My name is Joanna Cielocha. I am a Ph.D. candidate at the University of Kansas in the department of Ecology and Evolutionary Biology. My research focuses on parasites, particularly tapeworms of sharks and rays. I am interested in questions relating to diversity and interrelationships of these parasites.
I am in the process of writing a Doctoral Dissertation Improvement Grant to the National Science Foundation. The deadline for this application is November 12, 2010. Part of this grant application includes a “Broader Impacts” component for which I would like to collaborate with high school science teachers in Kansas. Ideally, this would involve teachers in a rural or “under-served” area (i.e., within a district where few students have pursued biology degrees in college or where these sorts of opportunities are not common). More importantly, I would like to work with high school science teachers that are interested and enthusiastic about broadening science education in Kansas high schools. I envision participation to include 2-3 guest visits to a classroom. These visits would include lectures and discussions with the class on topics that relate to current course material but may not receive detailed attention in the regular science curriculum: parasitology, biodiversity, and marine biology. A brief section introducing students to the topic of undergraduate research opportunities and research-track careers in science after college will also be incorporated.
The selected topics are derived from my current research experiences and interests. They would flow nicely in a course on the diversity of animals, but could be incorporated into other courses such as AP Biology, thus being most suitable for high school juniors and seniors. The parasitology portion would ideally focus on the diversity of the parasitic platyhelminths (tapeworms, flukes, and monogenes) found in Kansas, and also expanded to include those parasites found in and on sharks and rays. This topic would dovetail nicely into the topics of biodiversity and marine biology. Whereas marine parasites are highly enigmatic, with their diversity largely unknown and their life cycles involving a variety of other marine organisms. The final topic, research opportunities and careers, could also apply to a broader audience of students, if other science teachers in your school are interested.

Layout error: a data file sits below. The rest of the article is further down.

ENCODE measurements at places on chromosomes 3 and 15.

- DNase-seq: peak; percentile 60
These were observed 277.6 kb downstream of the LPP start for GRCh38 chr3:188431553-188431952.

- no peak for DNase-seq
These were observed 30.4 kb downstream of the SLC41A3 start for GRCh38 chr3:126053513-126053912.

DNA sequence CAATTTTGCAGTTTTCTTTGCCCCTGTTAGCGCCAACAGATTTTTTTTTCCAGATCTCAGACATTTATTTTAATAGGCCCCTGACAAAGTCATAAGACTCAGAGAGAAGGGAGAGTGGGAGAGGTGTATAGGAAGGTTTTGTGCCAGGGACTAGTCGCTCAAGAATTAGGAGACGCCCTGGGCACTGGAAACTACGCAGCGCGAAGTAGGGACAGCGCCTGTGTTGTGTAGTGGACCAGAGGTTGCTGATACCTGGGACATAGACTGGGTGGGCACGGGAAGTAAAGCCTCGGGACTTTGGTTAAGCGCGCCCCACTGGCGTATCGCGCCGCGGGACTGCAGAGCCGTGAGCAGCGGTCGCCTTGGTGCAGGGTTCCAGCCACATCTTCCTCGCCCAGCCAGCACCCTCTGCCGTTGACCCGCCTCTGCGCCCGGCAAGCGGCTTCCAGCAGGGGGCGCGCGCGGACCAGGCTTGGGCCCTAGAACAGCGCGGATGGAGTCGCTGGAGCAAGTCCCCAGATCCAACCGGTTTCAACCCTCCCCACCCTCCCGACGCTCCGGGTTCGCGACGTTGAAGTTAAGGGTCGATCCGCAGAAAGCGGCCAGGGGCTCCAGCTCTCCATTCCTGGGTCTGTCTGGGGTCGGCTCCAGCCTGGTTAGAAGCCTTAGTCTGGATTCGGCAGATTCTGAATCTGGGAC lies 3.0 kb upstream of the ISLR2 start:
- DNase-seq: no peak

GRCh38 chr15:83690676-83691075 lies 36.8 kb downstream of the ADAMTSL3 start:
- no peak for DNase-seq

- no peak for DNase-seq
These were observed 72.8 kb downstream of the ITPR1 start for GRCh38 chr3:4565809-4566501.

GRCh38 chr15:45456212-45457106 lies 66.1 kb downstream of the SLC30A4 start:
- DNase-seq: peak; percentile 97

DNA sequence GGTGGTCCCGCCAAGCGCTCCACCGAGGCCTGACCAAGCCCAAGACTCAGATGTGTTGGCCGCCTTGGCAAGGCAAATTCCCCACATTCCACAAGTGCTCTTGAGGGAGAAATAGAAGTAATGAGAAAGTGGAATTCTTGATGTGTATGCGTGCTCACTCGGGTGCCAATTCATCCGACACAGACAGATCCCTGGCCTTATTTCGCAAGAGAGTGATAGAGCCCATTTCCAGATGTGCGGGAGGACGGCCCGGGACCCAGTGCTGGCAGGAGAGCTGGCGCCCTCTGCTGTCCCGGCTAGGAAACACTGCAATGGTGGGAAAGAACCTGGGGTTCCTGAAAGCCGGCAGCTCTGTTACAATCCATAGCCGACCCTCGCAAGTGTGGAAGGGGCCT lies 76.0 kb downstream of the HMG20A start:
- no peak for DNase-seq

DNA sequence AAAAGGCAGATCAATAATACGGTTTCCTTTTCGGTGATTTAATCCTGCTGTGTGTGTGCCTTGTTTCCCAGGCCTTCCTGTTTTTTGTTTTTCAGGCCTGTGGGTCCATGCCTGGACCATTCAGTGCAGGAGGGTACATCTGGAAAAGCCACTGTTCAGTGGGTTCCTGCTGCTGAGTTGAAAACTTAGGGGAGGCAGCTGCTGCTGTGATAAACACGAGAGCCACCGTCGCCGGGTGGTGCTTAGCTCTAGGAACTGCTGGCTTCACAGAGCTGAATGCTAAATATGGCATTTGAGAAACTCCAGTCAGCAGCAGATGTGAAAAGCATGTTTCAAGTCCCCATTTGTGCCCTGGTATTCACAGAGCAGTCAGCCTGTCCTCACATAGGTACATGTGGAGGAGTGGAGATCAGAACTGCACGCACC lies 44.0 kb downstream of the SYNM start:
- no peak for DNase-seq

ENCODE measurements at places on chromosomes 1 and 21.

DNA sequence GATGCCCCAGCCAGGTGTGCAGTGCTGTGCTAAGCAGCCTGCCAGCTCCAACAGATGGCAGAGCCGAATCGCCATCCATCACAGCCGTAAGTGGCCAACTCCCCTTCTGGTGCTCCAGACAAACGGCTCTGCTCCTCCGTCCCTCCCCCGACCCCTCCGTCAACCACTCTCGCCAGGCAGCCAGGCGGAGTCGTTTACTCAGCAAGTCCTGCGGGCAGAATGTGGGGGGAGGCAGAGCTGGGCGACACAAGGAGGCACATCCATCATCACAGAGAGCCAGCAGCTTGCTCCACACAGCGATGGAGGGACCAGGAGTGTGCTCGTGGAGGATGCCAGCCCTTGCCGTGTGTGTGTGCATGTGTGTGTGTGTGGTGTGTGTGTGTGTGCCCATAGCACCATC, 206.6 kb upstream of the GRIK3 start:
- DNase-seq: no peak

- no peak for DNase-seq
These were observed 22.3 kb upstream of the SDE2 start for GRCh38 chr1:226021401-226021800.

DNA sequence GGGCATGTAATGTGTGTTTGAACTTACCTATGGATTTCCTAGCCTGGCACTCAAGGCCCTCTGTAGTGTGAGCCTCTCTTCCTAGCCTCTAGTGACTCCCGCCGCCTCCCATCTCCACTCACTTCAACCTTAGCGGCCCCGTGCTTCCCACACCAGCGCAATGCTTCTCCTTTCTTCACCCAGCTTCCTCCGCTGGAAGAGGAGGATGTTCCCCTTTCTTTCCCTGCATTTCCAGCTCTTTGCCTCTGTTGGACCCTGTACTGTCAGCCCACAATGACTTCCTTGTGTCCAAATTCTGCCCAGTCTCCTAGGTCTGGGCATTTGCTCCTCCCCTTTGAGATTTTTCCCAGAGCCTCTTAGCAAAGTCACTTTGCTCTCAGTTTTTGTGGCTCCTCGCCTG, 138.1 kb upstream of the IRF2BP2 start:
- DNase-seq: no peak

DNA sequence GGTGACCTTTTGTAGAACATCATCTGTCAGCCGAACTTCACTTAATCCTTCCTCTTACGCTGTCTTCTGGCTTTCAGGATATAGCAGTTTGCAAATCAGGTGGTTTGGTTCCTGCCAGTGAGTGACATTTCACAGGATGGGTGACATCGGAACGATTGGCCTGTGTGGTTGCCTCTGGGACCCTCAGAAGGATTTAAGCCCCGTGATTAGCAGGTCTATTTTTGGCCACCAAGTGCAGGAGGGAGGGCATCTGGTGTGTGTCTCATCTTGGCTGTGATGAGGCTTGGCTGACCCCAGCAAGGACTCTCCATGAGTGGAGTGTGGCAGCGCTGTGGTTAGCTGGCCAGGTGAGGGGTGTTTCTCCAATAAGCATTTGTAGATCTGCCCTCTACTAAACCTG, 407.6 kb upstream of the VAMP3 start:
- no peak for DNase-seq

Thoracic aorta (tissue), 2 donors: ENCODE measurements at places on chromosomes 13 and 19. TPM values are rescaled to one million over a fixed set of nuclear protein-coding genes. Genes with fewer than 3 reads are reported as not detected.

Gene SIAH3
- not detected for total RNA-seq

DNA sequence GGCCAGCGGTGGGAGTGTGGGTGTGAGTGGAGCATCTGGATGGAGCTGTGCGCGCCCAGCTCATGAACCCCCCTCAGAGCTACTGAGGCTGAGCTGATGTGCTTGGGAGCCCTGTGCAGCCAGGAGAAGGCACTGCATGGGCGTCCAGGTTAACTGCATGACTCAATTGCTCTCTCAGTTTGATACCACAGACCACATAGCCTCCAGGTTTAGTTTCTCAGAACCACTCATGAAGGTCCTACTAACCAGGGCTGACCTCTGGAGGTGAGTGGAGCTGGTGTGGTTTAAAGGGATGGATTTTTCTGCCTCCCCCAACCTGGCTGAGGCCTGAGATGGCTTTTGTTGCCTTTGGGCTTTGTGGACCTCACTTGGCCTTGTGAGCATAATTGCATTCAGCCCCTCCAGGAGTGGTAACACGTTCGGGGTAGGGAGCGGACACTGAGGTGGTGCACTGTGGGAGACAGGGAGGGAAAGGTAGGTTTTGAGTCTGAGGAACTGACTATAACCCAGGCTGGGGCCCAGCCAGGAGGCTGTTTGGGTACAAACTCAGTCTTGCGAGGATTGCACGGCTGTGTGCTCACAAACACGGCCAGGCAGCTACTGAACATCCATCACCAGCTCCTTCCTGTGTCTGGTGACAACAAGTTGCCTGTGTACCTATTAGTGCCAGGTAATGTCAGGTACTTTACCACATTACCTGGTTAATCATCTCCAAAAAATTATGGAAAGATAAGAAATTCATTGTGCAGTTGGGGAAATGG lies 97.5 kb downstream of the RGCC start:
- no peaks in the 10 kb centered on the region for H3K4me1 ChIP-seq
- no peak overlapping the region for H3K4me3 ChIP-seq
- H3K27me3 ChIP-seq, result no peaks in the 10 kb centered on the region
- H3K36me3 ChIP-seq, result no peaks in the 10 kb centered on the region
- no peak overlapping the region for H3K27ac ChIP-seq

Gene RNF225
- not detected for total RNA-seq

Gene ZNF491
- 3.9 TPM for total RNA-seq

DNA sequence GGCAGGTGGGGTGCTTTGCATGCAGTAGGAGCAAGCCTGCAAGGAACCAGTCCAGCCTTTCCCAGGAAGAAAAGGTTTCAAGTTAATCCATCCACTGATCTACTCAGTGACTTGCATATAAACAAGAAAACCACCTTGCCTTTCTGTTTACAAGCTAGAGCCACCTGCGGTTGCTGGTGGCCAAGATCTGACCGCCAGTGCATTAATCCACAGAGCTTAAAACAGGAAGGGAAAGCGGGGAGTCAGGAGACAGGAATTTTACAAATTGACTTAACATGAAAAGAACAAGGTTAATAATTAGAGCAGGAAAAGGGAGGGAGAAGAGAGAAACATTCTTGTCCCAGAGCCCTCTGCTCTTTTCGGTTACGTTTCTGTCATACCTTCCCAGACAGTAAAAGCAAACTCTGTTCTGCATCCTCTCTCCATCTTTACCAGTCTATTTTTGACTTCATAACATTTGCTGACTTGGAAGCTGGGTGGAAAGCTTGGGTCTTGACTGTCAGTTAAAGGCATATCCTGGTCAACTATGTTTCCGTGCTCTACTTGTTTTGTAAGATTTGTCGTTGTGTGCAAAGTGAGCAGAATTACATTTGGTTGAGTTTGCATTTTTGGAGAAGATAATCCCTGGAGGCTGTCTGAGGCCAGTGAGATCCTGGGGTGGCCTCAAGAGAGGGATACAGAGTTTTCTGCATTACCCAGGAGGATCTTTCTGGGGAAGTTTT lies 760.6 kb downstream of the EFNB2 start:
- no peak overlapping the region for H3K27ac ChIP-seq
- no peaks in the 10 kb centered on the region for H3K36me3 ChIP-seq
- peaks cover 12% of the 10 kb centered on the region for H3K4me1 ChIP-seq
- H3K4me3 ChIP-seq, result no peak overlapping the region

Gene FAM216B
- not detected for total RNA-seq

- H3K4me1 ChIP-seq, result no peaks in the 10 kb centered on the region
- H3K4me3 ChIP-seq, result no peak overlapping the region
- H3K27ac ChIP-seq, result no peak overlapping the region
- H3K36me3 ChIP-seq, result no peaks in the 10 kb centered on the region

This collaboration would take place during the 2011-2012 school year (Fall and/or Spring) given the course schedule, with the possibility of extending it into a second school year. I would be happy to speak with interested teachers to address questions and/or ideas regarding the development and feasibility of this collaboration.
Joanna J. Cielocha
University of Kansas
Dept. of Ecology and Evolutionary Biology
1200 Sunnyside Ave.
5024 Haworth Hall
Lawrence, KS 66045